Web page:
Fall is one of the loveliest times of year. Many of us enjoy more time outside, and our pets are no different! With their thick fur coats, they often welcome the cooler air of fall. Yet, while this season is a favorite of many, it does bring some dangers to our pets. Find out more about the dangers of fall and how you can keep your pet safe throughout the season!
Tips for Staying Safe this Fall
Beware of ticks. Ticks are most active during the spring and fall, making autumn prime time for tick prevention! Ticks can cause diseases like Lyme disease, and it’s best to avoid them entirely, rather than treat this potentially dangerous illness. Keep up with your pet’s tick prevention all year long—even for indoor pets!
Avoid mushrooms. Mushrooms will be popping up in this cooler weather and they are a potentially dangerous curiosity to your dog. With their highly sensitive noses and happy- go-lucky natures, dogs could take a chomp out of a mushroom without a second thought. However, mushrooms can be highly toxic, so keep your dog away from mushrooms for their own safety. A strong “leave it” command should do the job if they do come across a fungus or two. To learn more about the dangers of mushrooms, click here.
Use caution with rodenticides. Critters like mice and rodents will likely try to find a warmer place to pass the winter—like your home or garage. The use of rodenticides can be effective for keeping them out of your home, but these poisons can also be dangerous to pets (and wildlife, like birds of prey). Keep any rodenticides well out of reach of curious noses, or use pet-safe alternatives to ensure your furry friend’s safety.
Watch out for wildlife. As the days get shorter and the nights get longer, wildlife like foxes, raccoons, opossums, and other creatures will be more active earlier in the evening. If you normally take your walks in the evening, be aware of wildlife so you can avoid a confrontation. Also always have a safe place available for your outdoor cat to retreat to should they need to hide. If your pet ever comes in contact with a wild animal, even if it looks like they haven’t been wounded, it’s important to contact your veterinarian for a check-up and possible rabies booster.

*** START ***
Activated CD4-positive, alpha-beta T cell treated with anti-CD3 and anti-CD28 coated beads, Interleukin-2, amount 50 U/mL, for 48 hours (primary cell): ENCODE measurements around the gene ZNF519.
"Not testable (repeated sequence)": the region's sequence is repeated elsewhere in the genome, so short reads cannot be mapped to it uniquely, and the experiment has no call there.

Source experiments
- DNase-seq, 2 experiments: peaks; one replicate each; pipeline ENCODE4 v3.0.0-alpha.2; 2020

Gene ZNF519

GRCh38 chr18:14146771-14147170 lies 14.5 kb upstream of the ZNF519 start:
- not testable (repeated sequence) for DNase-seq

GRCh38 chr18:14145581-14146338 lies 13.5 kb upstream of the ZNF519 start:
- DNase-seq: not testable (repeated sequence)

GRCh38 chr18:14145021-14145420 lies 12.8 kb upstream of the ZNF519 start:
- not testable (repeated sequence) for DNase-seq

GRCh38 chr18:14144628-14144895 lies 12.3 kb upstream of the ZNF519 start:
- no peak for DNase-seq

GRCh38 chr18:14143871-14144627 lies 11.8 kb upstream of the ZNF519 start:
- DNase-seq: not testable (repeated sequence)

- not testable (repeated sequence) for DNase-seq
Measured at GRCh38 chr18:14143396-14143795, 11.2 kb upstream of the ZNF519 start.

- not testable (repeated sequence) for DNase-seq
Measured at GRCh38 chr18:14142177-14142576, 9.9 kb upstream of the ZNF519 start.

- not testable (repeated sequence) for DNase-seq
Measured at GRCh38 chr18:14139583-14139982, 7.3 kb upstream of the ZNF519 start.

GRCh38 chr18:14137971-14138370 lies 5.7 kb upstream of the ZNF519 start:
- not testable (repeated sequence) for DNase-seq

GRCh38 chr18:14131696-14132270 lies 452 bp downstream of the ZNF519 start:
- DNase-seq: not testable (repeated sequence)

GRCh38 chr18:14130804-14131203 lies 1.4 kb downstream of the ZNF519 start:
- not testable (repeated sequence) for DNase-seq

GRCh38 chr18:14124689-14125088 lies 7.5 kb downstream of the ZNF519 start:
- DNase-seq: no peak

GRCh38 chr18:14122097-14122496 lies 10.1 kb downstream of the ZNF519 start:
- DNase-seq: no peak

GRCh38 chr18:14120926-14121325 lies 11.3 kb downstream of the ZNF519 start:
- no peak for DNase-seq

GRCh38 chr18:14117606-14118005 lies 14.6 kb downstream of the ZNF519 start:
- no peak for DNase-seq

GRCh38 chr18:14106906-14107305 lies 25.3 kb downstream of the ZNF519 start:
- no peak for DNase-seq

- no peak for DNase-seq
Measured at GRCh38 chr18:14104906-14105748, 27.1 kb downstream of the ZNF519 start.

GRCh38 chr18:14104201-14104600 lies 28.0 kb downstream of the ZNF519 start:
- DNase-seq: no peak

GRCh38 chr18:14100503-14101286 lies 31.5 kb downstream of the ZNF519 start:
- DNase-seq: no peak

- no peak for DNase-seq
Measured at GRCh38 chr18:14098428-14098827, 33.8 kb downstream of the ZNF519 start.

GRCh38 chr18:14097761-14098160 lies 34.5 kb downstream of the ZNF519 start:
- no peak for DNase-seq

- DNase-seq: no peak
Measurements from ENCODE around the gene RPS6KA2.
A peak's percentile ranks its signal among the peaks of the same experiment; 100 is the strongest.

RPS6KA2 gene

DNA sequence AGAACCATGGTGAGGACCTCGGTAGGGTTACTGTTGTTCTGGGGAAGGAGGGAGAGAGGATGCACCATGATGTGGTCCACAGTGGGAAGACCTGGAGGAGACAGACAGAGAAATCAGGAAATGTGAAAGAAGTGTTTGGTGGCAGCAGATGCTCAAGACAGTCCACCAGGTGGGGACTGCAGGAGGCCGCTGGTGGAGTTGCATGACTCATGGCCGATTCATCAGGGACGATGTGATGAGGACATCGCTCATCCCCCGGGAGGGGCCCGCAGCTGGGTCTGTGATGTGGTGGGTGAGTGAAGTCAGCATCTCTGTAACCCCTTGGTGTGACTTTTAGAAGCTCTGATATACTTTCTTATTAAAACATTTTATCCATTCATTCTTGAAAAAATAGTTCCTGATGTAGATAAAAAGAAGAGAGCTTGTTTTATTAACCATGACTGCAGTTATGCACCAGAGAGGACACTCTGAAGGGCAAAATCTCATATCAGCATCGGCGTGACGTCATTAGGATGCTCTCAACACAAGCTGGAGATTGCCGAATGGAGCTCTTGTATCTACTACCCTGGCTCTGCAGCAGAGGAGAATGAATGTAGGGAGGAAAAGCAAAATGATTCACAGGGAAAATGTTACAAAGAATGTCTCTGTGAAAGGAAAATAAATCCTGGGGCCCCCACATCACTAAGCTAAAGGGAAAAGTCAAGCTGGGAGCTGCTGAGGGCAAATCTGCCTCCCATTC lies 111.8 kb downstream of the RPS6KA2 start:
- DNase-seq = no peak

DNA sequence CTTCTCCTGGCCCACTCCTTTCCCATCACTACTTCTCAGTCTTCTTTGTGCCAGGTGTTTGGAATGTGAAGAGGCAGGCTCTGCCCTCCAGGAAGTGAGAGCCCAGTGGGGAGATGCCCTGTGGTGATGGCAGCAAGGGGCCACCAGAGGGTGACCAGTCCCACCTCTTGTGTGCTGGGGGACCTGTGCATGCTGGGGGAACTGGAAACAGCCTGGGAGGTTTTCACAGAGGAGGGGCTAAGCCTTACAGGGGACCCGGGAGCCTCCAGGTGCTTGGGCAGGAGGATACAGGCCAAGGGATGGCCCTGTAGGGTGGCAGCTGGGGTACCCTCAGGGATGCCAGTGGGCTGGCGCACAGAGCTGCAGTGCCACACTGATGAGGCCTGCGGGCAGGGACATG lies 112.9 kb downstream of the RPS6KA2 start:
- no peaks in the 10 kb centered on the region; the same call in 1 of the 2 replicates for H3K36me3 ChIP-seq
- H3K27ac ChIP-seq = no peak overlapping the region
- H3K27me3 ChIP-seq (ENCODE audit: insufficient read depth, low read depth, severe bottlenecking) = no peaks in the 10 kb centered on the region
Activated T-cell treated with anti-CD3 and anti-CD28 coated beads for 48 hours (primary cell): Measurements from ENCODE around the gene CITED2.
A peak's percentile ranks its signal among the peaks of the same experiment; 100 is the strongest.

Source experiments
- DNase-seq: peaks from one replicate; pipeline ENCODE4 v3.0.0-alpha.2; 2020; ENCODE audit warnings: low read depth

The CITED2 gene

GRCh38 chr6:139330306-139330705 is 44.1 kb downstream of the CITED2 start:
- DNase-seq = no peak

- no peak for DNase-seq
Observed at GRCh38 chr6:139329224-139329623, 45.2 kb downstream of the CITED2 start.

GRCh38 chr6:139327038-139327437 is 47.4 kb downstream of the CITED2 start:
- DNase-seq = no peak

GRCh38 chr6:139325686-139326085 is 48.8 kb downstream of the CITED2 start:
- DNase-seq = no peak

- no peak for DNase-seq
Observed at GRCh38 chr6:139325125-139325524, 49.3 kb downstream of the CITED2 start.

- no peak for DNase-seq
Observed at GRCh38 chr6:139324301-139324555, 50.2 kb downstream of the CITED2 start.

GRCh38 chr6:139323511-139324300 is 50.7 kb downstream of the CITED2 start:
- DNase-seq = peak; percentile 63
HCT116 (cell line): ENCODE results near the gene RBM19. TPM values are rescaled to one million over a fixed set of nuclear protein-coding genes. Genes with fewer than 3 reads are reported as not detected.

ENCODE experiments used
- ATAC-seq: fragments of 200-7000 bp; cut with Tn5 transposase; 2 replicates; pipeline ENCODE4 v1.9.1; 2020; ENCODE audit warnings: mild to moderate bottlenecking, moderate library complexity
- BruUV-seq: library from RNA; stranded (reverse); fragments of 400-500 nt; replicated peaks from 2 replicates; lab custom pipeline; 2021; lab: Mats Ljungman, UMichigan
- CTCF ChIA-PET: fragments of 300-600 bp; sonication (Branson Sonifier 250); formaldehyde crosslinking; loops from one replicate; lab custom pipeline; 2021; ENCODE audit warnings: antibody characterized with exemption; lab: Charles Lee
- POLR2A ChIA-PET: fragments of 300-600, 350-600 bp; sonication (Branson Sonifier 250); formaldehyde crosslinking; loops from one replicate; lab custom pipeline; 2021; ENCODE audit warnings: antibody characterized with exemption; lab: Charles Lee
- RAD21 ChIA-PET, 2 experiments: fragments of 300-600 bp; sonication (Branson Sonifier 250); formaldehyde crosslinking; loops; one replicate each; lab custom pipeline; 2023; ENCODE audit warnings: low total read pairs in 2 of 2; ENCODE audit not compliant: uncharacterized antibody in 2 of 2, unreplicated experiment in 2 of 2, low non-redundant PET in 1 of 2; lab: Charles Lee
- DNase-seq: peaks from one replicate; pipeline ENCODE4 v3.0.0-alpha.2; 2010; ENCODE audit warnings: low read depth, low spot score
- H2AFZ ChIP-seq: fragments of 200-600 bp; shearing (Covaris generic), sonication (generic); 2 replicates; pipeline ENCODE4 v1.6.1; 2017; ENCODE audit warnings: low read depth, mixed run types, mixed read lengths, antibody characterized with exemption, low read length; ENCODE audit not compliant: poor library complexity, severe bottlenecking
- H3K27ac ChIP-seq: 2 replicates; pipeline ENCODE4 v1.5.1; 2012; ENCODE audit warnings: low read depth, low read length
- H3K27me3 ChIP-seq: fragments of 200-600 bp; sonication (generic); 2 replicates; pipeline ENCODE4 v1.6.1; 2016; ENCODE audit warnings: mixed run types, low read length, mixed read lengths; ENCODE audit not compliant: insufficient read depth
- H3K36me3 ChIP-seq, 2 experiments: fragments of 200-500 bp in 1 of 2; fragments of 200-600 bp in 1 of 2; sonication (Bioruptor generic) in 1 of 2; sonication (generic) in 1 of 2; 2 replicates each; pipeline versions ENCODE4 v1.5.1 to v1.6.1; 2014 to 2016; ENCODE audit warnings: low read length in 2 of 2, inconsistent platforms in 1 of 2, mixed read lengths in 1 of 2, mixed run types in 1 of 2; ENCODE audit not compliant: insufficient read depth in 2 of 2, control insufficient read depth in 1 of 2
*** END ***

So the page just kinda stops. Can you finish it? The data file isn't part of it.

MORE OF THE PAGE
Halloween Pet Safety Tips
Candy is no treat for pets. Chocolate, nuts, raisins, artificial sweeteners and more candy ingredients are toxic to our pets. Chocolate may contain high cocoa content, which means more caffeine, which can be dangerous. Nuts, especially macadamia nuts, pecans, and almonds, contain lots of fat which could upset your pet’s stomach. Xylitol, a staple in many sugar-free treats, can be deadly. Keep the candy to yourself, and instead make sure you have some pet-safe treats available so your pet can partake in the fun!
Don’t force a costume. Not all pets enjoy being dressed up, and even those that do need to be supervised when in their costume. Be aware of your pet’s body language when in the costume to look for signs of stress. Many pets prefer to be in their birthday suit for Halloween, maybe with a festive bandana!
ID your pet. Whether you’re hitting the streets on the prowl for candy, or you’re staying inside to hand out treats, make sure your pet is properly ID’d with a collar and microchip if possible. Pets can easily slip out the door when you open it for trick-or-treaters, and with all the commotion outside, they could escape from your grip on their leash. Play it safe and ID them!
Give shy pets a quiet place to retreat to. The incessantly ringing doorbell, squeals of fright and delight from children, and scary noises from Halloween tracks can all be a bit much for a shy pet. Be sure that they have a quiet back room with a favorite toy to retreat to, should all the Halloween festivities be too much for them to bear!
Looking for more advice about fall and Halloween pet safety? Contact our animal hospital and we’ll be happy to share our knowledge!
Dr. J. is the best vet that I know of. The crew is awesome.